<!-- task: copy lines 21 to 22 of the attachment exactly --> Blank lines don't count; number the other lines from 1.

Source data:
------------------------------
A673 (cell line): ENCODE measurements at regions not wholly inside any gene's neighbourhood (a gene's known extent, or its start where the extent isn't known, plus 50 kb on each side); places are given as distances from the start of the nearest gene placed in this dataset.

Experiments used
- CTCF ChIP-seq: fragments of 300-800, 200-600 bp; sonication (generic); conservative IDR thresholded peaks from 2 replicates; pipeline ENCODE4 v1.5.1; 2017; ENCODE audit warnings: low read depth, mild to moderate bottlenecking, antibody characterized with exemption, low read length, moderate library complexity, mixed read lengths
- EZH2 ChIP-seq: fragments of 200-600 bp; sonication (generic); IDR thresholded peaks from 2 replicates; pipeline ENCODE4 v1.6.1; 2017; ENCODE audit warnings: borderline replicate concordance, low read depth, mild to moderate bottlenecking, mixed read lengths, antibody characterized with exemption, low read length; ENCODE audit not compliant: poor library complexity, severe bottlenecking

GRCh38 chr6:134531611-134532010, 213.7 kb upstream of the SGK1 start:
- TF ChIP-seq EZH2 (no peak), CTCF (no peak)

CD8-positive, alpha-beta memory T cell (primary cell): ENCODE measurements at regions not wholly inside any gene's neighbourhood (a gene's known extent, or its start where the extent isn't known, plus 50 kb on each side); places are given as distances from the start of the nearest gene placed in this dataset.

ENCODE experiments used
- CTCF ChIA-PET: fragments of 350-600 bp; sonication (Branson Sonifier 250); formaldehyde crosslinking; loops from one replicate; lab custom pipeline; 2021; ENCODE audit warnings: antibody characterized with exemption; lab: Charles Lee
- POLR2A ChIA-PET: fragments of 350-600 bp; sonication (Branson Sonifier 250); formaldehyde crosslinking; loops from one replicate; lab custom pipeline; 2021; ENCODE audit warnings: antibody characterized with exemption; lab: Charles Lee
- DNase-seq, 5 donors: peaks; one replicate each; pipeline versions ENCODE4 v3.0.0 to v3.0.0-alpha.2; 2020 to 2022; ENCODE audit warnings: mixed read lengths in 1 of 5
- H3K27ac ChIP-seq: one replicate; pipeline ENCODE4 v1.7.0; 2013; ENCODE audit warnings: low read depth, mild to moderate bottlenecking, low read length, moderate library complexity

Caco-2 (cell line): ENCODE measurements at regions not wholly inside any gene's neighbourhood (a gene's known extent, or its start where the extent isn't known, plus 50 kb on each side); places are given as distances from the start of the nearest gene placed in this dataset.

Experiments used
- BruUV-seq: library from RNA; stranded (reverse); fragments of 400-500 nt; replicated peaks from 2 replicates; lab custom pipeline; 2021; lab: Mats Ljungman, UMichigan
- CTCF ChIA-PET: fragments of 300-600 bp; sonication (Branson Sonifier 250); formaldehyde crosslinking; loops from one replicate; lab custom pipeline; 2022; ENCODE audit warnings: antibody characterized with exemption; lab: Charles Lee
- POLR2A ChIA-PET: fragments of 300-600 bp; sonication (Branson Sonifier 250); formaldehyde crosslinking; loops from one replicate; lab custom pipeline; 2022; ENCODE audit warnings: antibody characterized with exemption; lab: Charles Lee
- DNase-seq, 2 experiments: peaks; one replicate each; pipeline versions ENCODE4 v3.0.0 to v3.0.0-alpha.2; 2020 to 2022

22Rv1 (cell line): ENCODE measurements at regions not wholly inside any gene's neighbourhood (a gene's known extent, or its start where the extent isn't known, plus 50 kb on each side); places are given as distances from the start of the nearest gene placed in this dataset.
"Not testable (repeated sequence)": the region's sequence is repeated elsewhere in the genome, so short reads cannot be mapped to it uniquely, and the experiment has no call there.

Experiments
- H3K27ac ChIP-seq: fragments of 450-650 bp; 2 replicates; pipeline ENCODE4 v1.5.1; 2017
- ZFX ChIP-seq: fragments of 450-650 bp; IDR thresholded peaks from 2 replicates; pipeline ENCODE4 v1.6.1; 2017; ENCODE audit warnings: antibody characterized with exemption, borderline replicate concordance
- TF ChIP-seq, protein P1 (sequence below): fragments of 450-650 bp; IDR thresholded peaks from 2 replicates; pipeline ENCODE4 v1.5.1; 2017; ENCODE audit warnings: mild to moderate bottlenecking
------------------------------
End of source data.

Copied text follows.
Experiments
- H3K27ac ChIP-seq: fragments of 450-650 bp; 2 replicates; pipeline ENCODE4 v1.5.1; 2017